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Helio Courier: A spectacular short-field performer with an Ivy League pedigree!

A do-anything workhorse, the plane thrived in roles no other plane could fill.

Helio Courier. Photo by Alan Wilson from Stilton, Peterborough, Cambs, UK , CC BY-SA 2.0, Wikimedia
Helio Courier. Photo by Alan Wilson from Stilton, Peterborough, Cambs, UK , CC BY-SA 2.0, Wikimedia

What six-passenger aircraft is similar in size to a Beechcraft Bonanza, can comfortably take off from a football field, climb to over 30,000 feet, maneuver at less than 50 miles per hour, and land on any golf course? That versatile aircraft is none other than the Helio Courier. Produced from 1954 to 1974 and again in the early 1980s, the Helio Courier turned out to be the Swiss Army knife of short field operations and made a name for itself as an incredibly versatile and capable performer. 

The story begins in the imagination of a couple of PhDs, MIT Professor Dr. Otto C. Koppen and Harvard Professor Dr. Lynn Bollinger. In the years before World War II, Dr. Koppen had worked for Stout Metal Airplane (later Boeing) and was instrumental in developing the successful Ford Trimotor. Joining the faculty of MIT in the early 1930s to teach stability and control, he remained active developing unique designs for the commercial market. 

After the war, both Koppen and Bollinger began to think about requirements for a short takeoff and landing (STOL) aircraft that could safely operate out of unprepared landing strips. In 1949, the duo formed the Helio Corporation of Massachusetts and began to experiment with high-lift wings. The prototype for what would eventually become the Helio Courier was an extensively modified Piper PA 17 Vagabond, named the Koppen-Bollinger Helioplane, or Helio One. Test flights took place at the Greater Boston Metropolitan Airport (now Boston Logan) and soon proved the success of the basic design theory.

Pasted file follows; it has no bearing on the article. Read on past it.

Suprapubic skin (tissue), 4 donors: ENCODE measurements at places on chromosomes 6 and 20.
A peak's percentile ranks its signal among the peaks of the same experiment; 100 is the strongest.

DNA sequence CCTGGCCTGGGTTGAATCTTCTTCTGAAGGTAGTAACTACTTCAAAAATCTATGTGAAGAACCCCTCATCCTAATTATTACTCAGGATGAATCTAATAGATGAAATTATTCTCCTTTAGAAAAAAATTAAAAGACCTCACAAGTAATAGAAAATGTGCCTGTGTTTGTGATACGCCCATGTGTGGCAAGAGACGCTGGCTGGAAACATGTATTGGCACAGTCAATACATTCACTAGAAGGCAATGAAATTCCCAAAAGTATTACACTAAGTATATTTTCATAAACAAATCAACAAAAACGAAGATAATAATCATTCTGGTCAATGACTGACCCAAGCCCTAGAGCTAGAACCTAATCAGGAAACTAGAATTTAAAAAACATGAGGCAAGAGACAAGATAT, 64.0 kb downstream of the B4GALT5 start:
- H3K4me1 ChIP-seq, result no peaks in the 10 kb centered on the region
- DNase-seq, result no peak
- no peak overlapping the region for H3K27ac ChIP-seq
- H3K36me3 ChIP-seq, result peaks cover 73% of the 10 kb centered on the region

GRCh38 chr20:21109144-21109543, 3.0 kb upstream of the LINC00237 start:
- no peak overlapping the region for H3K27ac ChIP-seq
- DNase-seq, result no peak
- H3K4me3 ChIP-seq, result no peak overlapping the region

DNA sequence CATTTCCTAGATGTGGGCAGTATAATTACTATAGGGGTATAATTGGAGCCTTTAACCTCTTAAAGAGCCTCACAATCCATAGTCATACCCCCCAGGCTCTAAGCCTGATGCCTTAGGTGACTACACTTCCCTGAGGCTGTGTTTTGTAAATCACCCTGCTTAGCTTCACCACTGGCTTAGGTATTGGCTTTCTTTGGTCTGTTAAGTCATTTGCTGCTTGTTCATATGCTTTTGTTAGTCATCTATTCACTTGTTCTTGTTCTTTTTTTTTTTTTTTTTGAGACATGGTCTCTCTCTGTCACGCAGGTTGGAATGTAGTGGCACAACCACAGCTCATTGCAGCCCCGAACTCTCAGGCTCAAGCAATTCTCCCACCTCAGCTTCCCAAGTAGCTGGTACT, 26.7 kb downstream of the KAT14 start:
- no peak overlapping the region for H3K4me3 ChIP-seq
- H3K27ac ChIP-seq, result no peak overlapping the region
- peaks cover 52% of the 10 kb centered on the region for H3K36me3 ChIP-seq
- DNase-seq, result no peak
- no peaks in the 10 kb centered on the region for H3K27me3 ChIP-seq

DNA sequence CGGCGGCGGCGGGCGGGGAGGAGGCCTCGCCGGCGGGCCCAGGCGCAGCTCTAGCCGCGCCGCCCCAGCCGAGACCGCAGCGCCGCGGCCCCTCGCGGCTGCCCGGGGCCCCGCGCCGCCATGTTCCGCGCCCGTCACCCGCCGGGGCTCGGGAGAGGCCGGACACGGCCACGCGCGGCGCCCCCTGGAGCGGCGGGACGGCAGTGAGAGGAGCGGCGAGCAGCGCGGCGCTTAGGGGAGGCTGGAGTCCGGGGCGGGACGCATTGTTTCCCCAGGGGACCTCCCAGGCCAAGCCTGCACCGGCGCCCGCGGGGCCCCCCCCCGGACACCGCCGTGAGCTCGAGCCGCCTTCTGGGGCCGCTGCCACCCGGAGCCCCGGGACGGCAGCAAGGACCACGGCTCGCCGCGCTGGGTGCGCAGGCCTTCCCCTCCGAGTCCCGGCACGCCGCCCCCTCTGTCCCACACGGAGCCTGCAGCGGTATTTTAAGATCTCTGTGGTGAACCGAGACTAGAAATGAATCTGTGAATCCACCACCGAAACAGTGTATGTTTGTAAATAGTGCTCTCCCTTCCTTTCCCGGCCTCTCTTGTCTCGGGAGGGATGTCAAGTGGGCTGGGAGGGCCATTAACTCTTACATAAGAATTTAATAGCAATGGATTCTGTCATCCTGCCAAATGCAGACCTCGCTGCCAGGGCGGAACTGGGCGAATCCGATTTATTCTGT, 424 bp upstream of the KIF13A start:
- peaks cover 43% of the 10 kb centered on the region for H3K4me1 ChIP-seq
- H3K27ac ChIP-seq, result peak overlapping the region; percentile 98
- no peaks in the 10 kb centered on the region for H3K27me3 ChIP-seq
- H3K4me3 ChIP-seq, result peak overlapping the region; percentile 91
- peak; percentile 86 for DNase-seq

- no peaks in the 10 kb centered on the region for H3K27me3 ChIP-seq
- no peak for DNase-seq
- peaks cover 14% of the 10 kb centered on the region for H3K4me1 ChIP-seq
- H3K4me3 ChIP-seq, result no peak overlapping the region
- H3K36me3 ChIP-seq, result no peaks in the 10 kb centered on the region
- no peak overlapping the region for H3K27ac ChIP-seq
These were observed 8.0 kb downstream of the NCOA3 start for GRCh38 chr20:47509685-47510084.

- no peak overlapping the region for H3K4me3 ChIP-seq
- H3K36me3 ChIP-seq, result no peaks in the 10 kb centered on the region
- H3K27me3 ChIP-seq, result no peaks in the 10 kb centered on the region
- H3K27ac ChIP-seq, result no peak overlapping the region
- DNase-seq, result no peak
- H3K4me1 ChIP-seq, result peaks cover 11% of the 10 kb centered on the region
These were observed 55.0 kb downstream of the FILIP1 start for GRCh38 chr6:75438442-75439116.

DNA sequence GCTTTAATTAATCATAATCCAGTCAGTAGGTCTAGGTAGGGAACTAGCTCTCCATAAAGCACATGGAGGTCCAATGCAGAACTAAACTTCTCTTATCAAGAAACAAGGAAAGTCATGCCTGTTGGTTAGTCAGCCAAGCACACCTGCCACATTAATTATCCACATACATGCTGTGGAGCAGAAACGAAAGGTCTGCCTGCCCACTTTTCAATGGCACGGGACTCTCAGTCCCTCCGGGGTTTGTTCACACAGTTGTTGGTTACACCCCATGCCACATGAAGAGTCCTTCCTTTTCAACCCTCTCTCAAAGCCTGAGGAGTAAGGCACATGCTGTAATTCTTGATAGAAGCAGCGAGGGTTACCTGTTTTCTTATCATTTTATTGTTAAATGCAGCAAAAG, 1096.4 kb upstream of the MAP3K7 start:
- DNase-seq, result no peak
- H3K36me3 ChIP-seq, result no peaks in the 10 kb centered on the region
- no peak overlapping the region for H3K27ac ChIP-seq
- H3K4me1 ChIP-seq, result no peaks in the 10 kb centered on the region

The wing of Helio One featured full-span automatic leading-edge slats, 80%-span fowler flaps and a unique aileron/spoiler combination. These consisted of two square ailerons located at the outboard trailing edges of the wing that were mechanically connected to “interceptor devices” (spoilers) near the leading edge. These deploy as each aileron moves in the upward direction. The spoilers provided immediate roll response and made up for the ineffectiveness of the ailerons at slow speeds. 

With the wing transferred nearly intact to the production aircraft, the Helio Courier prototype added a large vertical tail and a powerful stabilator to provide the control leverage needed to manage the incredible lift provided by the wing. 

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Power for the initial models was provided by a geared 295-horsepower GO-480-G1D6 Lycoming six-cylinder engine. This geared engine was selected to allow for the large-diameter propeller required to lift this contraption into the air. 

Keen observers will note in the photo that the main landing gear is mounted well forward of the cabin to facilitate hard braking by reducing the risk of a nose over. Less visible is the crosswind landing gear that allows the wheels to caster up to 20 degrees left or right. Combined with the large vertical stabilizer, these design features allow for landings in less than 500 feet in up to a 25-knot crosswind!